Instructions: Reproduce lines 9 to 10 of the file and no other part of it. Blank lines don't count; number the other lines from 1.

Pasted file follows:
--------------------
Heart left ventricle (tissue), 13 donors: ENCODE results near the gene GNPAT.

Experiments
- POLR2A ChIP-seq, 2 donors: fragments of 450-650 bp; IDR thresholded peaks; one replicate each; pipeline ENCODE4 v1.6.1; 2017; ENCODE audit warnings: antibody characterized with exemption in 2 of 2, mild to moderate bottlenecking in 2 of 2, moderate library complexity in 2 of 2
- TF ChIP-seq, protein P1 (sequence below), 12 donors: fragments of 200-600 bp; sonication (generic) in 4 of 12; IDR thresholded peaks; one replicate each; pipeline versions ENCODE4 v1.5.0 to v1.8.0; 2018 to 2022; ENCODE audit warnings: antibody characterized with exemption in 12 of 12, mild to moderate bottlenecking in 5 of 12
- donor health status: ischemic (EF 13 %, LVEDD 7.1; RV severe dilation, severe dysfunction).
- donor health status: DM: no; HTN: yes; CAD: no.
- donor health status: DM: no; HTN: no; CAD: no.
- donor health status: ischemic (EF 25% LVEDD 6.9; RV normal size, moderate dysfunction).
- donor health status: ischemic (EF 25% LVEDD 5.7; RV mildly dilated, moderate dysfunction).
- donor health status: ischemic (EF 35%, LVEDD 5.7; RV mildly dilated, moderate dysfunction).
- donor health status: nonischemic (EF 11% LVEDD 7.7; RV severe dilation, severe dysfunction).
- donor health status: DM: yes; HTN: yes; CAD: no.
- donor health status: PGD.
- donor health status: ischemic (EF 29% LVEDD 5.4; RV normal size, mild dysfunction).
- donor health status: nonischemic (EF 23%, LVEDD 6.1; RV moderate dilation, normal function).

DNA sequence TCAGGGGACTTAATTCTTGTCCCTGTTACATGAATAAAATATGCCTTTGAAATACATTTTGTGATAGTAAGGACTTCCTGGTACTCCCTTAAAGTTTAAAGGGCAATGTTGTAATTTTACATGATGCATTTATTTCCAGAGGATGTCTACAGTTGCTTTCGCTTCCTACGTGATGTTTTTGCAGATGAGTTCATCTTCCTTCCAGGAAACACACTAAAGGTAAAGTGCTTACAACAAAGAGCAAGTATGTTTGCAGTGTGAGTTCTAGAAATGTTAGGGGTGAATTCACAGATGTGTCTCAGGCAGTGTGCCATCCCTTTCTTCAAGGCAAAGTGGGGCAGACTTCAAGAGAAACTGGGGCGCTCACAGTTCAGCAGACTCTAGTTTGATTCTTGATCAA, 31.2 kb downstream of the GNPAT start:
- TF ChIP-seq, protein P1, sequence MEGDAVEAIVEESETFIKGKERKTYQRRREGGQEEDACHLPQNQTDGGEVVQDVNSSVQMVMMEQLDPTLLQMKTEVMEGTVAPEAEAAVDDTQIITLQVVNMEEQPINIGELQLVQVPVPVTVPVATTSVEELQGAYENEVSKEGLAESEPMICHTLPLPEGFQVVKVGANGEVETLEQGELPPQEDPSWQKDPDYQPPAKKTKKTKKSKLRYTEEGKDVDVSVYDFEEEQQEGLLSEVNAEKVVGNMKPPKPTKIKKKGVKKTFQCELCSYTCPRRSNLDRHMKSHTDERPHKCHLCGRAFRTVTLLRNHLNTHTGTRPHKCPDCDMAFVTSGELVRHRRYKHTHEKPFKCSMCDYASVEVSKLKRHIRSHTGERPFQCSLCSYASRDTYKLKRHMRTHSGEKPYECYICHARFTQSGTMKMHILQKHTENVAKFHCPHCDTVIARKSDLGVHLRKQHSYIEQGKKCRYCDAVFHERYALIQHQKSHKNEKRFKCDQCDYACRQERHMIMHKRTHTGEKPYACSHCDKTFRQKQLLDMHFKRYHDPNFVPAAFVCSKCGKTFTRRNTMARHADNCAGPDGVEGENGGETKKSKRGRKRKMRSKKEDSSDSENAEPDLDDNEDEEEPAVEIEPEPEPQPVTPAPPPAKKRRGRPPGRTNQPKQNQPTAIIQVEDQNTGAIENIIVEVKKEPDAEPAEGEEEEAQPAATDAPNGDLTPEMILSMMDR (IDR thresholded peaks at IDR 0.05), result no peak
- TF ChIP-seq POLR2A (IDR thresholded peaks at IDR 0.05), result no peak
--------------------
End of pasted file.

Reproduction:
- donor health status: ischemic (EF 25% LVEDD 5.7; RV mildly dilated, moderate dysfunction).
- donor health status: ischemic (EF 35%, LVEDD 5.7; RV mildly dilated, moderate dysfunction).